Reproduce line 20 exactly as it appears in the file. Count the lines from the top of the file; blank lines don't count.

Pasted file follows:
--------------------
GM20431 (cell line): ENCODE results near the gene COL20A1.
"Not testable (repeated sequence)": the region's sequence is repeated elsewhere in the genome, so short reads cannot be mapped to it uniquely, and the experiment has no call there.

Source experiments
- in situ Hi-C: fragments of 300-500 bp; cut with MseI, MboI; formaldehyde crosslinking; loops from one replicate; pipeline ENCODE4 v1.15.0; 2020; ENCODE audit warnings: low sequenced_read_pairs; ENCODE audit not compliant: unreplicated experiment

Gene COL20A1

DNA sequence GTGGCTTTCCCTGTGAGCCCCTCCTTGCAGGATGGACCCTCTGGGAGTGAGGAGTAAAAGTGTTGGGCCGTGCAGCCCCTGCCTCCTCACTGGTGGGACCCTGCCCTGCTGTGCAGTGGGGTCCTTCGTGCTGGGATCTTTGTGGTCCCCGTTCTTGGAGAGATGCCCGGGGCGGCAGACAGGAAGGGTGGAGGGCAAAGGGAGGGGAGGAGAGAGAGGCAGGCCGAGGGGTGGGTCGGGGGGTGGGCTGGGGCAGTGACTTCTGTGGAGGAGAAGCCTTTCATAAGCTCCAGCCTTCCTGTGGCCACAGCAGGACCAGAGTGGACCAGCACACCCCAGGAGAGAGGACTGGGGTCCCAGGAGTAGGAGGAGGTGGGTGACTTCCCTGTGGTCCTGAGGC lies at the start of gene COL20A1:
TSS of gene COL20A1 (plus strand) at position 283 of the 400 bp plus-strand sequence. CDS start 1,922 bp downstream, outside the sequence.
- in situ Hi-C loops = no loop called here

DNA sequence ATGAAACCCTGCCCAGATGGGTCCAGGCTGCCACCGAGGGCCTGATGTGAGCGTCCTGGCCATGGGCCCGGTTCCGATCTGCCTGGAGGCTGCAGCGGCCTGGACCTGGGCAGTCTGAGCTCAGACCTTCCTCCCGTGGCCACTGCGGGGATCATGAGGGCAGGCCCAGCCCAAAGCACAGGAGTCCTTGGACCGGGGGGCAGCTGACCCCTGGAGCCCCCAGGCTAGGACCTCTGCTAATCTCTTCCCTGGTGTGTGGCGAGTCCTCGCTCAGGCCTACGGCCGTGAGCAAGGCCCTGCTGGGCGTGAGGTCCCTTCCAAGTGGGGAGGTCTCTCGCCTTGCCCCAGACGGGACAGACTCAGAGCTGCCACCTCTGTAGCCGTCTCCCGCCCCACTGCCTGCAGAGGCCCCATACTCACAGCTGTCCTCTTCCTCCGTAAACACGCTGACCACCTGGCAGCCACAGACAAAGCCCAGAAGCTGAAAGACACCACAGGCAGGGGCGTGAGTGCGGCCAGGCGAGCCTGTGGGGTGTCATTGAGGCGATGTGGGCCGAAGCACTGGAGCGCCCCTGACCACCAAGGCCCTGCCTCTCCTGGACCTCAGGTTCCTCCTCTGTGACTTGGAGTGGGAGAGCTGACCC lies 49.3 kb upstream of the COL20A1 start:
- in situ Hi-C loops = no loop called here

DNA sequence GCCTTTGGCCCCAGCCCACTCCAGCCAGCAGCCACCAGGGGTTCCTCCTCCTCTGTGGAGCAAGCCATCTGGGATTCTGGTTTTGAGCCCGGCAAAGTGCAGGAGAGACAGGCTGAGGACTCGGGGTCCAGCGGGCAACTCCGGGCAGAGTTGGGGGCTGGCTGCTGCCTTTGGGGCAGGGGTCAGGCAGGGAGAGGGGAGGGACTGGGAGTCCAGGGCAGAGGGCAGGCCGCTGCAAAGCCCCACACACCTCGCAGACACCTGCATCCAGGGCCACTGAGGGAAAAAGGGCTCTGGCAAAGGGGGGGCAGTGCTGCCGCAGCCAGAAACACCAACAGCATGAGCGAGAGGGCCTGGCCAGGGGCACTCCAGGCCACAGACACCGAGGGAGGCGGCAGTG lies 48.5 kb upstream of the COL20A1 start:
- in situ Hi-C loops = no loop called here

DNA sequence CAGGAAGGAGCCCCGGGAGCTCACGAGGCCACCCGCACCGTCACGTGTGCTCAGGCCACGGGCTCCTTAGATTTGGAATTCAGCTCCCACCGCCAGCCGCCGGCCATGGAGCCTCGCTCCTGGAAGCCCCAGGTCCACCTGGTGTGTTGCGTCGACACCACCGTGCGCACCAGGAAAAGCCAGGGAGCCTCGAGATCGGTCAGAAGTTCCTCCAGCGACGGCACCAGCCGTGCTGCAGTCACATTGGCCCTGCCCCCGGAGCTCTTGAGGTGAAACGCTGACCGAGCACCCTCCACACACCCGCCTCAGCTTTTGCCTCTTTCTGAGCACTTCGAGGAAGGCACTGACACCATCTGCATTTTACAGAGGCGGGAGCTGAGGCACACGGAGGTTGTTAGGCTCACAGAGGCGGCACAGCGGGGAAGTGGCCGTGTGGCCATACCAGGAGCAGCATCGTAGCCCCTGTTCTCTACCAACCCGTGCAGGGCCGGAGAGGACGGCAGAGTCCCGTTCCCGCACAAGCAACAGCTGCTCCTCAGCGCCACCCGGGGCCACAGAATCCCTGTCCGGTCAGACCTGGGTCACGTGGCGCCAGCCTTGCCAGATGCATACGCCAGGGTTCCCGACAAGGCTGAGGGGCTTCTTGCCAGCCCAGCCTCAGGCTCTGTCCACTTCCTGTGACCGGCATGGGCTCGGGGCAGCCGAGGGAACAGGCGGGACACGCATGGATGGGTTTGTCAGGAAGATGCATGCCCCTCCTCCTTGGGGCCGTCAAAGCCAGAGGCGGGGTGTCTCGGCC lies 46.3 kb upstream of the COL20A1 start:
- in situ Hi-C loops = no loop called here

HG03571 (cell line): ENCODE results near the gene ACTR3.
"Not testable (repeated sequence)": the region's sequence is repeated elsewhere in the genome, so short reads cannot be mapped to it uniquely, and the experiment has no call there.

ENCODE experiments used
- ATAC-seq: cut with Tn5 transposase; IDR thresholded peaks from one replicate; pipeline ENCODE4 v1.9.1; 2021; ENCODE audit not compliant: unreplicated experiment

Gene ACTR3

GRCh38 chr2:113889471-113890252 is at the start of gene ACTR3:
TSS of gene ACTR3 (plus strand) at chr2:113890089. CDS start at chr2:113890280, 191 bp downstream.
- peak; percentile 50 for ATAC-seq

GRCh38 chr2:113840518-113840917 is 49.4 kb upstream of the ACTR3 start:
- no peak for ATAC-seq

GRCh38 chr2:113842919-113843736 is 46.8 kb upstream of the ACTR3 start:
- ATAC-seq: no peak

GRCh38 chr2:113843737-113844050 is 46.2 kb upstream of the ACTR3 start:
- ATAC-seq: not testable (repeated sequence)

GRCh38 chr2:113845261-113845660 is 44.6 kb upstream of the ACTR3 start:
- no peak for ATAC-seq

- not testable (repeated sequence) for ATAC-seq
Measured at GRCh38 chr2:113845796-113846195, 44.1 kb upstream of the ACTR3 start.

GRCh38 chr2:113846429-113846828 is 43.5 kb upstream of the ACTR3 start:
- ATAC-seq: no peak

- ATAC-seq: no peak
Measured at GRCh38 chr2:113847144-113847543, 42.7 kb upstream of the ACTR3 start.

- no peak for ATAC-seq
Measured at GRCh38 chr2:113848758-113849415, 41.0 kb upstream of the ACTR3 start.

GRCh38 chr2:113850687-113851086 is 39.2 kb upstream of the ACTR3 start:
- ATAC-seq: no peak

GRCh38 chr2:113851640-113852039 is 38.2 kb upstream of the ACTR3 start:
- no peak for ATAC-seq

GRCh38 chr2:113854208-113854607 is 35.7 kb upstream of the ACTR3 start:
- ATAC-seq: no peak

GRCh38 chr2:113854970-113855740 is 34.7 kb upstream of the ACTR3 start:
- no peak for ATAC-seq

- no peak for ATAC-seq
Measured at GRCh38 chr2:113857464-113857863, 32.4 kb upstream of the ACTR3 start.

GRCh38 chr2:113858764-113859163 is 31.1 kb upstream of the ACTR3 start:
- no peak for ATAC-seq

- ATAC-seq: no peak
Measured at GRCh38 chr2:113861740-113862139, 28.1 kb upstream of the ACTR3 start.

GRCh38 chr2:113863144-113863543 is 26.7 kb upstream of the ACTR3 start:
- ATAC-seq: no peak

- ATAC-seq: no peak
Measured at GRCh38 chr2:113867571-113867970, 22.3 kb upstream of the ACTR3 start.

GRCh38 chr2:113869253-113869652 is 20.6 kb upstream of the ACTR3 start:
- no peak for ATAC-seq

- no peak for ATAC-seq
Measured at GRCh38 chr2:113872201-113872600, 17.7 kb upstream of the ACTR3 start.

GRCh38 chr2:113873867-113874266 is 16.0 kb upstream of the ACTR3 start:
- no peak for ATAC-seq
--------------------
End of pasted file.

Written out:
GRCh38 chr2:113889471-113890252 is at the start of gene ACTR3: